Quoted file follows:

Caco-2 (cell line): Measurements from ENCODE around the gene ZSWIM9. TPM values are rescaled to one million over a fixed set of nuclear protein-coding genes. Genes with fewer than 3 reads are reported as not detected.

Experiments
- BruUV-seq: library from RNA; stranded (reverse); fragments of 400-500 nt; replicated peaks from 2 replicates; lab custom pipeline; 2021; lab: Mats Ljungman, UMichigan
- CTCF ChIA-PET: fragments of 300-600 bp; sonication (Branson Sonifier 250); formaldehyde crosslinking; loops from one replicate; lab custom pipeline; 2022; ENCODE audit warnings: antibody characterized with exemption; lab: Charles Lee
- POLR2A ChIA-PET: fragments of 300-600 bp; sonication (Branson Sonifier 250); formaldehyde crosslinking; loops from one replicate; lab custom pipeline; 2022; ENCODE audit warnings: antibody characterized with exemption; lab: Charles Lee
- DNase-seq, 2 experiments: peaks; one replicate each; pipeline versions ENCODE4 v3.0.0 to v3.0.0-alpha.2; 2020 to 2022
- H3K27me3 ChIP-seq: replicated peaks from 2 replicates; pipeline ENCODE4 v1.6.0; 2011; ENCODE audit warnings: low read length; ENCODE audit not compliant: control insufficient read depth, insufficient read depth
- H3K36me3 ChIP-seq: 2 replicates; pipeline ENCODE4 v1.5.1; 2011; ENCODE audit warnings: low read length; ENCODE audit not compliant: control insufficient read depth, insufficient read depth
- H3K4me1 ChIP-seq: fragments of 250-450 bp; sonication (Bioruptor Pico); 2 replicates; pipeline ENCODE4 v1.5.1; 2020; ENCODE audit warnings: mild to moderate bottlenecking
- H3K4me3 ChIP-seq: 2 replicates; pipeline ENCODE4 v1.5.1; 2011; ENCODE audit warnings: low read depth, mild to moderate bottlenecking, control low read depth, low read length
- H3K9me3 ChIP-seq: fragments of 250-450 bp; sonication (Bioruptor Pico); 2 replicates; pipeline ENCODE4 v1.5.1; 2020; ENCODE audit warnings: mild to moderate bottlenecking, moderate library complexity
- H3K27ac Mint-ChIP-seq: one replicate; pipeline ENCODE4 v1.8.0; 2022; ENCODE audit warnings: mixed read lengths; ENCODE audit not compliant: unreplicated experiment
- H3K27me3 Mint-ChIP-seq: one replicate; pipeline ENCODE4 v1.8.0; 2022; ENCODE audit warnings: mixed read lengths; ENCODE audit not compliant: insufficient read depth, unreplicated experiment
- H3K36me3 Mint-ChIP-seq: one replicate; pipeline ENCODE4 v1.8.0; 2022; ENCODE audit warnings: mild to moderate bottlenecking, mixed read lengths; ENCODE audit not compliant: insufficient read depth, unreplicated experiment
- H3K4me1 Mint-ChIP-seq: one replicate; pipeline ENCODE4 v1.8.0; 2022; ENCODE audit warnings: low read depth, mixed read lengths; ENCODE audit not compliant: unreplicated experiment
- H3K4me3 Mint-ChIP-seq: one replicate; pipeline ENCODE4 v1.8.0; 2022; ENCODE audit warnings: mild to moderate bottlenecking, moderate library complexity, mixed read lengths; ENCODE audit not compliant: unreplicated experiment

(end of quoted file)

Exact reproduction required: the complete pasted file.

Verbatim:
Caco-2 (cell line): Measurements from ENCODE around the gene ZSWIM9. TPM values are rescaled to one million over a fixed set of nuclear protein-coding genes. Genes with fewer than 3 reads are reported as not detected.

Experiments
- BruUV-seq: library from RNA; stranded (reverse); fragments of 400-500 nt; replicated peaks from 2 replicates; lab custom pipeline; 2021; lab: Mats Ljungman, UMichigan
- CTCF ChIA-PET: fragments of 300-600 bp; sonication (Branson Sonifier 250); formaldehyde crosslinking; loops from one replicate; lab custom pipeline; 2022; ENCODE audit warnings: antibody characterized with exemption; lab: Charles Lee
- POLR2A ChIA-PET: fragments of 300-600 bp; sonication (Branson Sonifier 250); formaldehyde crosslinking; loops from one replicate; lab custom pipeline; 2022; ENCODE audit warnings: antibody characterized with exemption; lab: Charles Lee
- DNase-seq, 2 experiments: peaks; one replicate each; pipeline versions ENCODE4 v3.0.0 to v3.0.0-alpha.2; 2020 to 2022
- H3K27me3 ChIP-seq: replicated peaks from 2 replicates; pipeline ENCODE4 v1.6.0; 2011; ENCODE audit warnings: low read length; ENCODE audit not compliant: control insufficient read depth, insufficient read depth
- H3K36me3 ChIP-seq: 2 replicates; pipeline ENCODE4 v1.5.1; 2011; ENCODE audit warnings: low read length; ENCODE audit not compliant: control insufficient read depth, insufficient read depth
- H3K4me1 ChIP-seq: fragments of 250-450 bp; sonication (Bioruptor Pico); 2 replicates; pipeline ENCODE4 v1.5.1; 2020; ENCODE audit warnings: mild to moderate bottlenecking
- H3K4me3 ChIP-seq: 2 replicates; pipeline ENCODE4 v1.5.1; 2011; ENCODE audit warnings: low read depth, mild to moderate bottlenecking, control low read depth, low read length
- H3K9me3 ChIP-seq: fragments of 250-450 bp; sonication (Bioruptor Pico); 2 replicates; pipeline ENCODE4 v1.5.1; 2020; ENCODE audit warnings: mild to moderate bottlenecking, moderate library complexity
- H3K27ac Mint-ChIP-seq: one replicate; pipeline ENCODE4 v1.8.0; 2022; ENCODE audit warnings: mixed read lengths; ENCODE audit not compliant: unreplicated experiment
- H3K27me3 Mint-ChIP-seq: one replicate; pipeline ENCODE4 v1.8.0; 2022; ENCODE audit warnings: mixed read lengths; ENCODE audit not compliant: insufficient read depth, unreplicated experiment
- H3K36me3 Mint-ChIP-seq: one replicate; pipeline ENCODE4 v1.8.0; 2022; ENCODE audit warnings: mild to moderate bottlenecking, mixed read lengths; ENCODE audit not compliant: insufficient read depth, unreplicated experiment
- H3K4me1 Mint-ChIP-seq: one replicate; pipeline ENCODE4 v1.8.0; 2022; ENCODE audit warnings: low read depth, mixed read lengths; ENCODE audit not compliant: unreplicated experiment
- H3K4me3 Mint-ChIP-seq: one replicate; pipeline ENCODE4 v1.8.0; 2022; ENCODE audit warnings: mild to moderate bottlenecking, moderate library complexity, mixed read lengths; ENCODE audit not compliant: unreplicated experiment